For about five days in mid-June a small group of us toured gardens on Long Island, NY, with the last day, Sunday, dedicated to visiting the High Line and the Brooklyn Botanic Garden, which seemed a perfect ending to the trip. I’d never visited the BBG before, and the High Line had opened a new extension since my two previous visits. But facing daunting logistics, including having to leave Brooklyn late on Sunday and find my way to a new hotel near JFK for the one night before the 6 a.m. flight on Monday morning, and squeezing in returning the rental car at some point, all these details broke me and I opted not to go. Instead I drove from Long Island to the hotel near JFK, checked in, drove to JFK to return the rental car, took the Air Train and then a hotel shuttle back to the hotel, where around 4 p.m. I called Marty (my husband) to let him know I had triumphantly mastered all these details, including navigating through some horrific New York traffic. Marty said well done, stay where you are, find something to eat, and don’t miss the 6 a.m flight Monday morning.
I then called MB Maher (my son) to deliver the same triumphant account, and he said, Are you crazy? You’re in New York and skipping the High Line?
I protested that it was 4:30 p.m., I was exhausted and hungry, having eaten nothing but raisins and peanuts all day, that the High Line’s website said the park closes at 7 (which I misread. It closes at 11 p.m during summer), and there was no way I could make the push to see the High Line this late in the day. Mitch wasn’t at all impressed with my recitation of timetables and repeated the Are you crazy? bit again, and I had to admit, yes, I would be crazy not to go.
So I found the hotel concierge, and within eight minutes of asking him how this cab thing worked, I was sitting in one and heading into Manhattan. Very slowly, in horrific traffic. In Los Angeles a cab ride experience comes along about as frequently as Haley’s Comet, and I had absolutely no frame of reference for suitable behavior, his or mine. My cab driver had never heard of the High Line, so I handed him my iPhone with a map. On the way, moving incrementally in mostly stalled traffic, I had grave doubts that the cab driver and I had successfully negotiated my destination and was certain only of the utter folly of the entire misadventure. But the traffic did ultimately thin out and before sunset we were in Chelsea, driving under those unmistakable railway trestles. I was chagrined to have doubted the driver, even though only in silence, tipped him heavily ($70 total), and arrived at the High Line by 6 p.m. And, yes, I would have been crazy not to go.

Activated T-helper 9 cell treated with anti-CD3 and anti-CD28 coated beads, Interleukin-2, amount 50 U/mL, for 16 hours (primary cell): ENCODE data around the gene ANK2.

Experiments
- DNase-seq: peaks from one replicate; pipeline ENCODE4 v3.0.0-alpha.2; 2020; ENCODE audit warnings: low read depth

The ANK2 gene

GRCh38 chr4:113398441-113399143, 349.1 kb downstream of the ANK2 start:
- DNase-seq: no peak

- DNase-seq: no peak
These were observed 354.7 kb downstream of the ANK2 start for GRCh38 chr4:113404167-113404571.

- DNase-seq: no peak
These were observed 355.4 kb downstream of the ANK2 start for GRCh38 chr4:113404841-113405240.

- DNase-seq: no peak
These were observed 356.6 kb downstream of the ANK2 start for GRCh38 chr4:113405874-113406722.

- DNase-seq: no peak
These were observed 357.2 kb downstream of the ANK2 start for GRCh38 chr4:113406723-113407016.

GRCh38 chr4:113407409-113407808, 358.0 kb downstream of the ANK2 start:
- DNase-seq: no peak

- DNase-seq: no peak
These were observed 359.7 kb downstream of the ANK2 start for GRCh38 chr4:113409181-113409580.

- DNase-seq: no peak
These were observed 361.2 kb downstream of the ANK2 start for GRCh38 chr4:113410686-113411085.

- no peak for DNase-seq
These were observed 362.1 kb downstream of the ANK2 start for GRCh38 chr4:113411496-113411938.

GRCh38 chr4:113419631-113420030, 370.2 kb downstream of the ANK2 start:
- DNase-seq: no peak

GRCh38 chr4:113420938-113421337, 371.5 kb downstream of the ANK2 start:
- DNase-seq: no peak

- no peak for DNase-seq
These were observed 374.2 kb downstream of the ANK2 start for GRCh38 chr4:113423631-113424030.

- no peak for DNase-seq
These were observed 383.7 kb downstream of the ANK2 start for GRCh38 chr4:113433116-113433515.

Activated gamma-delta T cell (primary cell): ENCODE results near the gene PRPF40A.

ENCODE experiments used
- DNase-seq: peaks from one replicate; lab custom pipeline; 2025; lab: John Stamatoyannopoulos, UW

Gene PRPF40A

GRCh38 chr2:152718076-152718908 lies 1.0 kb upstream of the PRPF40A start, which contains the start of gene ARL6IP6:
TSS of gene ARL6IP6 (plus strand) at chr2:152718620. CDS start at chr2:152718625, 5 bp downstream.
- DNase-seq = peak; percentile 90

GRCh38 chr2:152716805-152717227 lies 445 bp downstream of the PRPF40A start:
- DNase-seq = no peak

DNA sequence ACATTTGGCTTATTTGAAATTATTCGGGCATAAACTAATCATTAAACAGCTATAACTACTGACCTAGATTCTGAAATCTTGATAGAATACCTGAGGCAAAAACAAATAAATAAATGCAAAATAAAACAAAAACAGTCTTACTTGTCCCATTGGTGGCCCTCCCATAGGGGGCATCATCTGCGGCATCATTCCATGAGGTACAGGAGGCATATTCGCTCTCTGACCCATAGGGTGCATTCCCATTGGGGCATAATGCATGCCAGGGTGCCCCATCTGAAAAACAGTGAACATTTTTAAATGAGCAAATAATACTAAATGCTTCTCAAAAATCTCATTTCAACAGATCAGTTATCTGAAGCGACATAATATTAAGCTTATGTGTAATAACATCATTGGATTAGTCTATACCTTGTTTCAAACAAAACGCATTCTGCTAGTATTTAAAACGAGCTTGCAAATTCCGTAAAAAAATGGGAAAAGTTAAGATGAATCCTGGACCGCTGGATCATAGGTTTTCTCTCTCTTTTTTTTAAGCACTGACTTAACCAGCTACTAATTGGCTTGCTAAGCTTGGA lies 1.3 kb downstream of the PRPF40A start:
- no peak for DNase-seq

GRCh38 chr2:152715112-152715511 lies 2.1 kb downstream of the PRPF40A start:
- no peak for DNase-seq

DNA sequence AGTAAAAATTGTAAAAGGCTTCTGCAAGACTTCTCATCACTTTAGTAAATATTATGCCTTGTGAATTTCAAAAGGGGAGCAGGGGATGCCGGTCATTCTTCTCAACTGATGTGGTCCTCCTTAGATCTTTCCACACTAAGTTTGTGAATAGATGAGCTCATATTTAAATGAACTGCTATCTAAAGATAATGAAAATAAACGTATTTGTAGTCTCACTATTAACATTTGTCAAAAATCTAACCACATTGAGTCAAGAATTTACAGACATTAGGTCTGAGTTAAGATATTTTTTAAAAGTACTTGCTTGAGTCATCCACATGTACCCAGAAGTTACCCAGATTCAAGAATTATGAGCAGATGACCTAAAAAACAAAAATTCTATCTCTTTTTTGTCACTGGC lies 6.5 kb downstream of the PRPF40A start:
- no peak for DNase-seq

Doubly crazy because the eremurus were still in bloom
As were masses of Knautia macedonia
Pink astilbe shockingly paired with orange milkweed
With the sedums just coming into bloom
Baptisia alba and liatris just coloring up
So exciting to see Dalea purpurea in bloom. I just tucked a small dalea into my own garden.
Echinacea species, maybe E. pallida
I have read that some locals consider the High Line too successful, and accuse the park’s gravity pull of distorting the surrounding neighborhood.
The resulting construction boom I’ve been reading about since the park opened is everywhere in progress, and the park does become clotted with people at its narrowest walkways. But I haven’t been among this many excited people since the last hockey game I attended. There is an unmistakable sense among the strollers that they’ve arrived at a very special place and are participating in and affirming something truly wonderful. Camera phones clicked and visitors marveled at common plants like echinacea and other robust prairie plants and grasses that held their own against Manhattan’s skyline, something the typical park fare of bedding plants could never do. The dynamism of the seasonal plantings continually offers up new associations and perspectives and endless plant/city “combinations,” to use garden writing vernacular.
Eremurus, dalea, and liatris
Are the gigantic leaves inula?
I’m not sure what allium has been planted, but it’s lovely even with the color drained away
It was a hot, sticky New York evening, but the subway was icy cool on the way back to the hotel, and I was tucked in my room with a cold can of Fosters for dinner by 10 p.m. I did make the early flight (just barely) and settled in a middle seat between two largish men. Catching up on movies seemed a sensible option, and a choice offered was Steven Soderbergh’s lastest film Side Effects — small scenes of which were filmed at, yes, the High Line. This park has definitely arrived.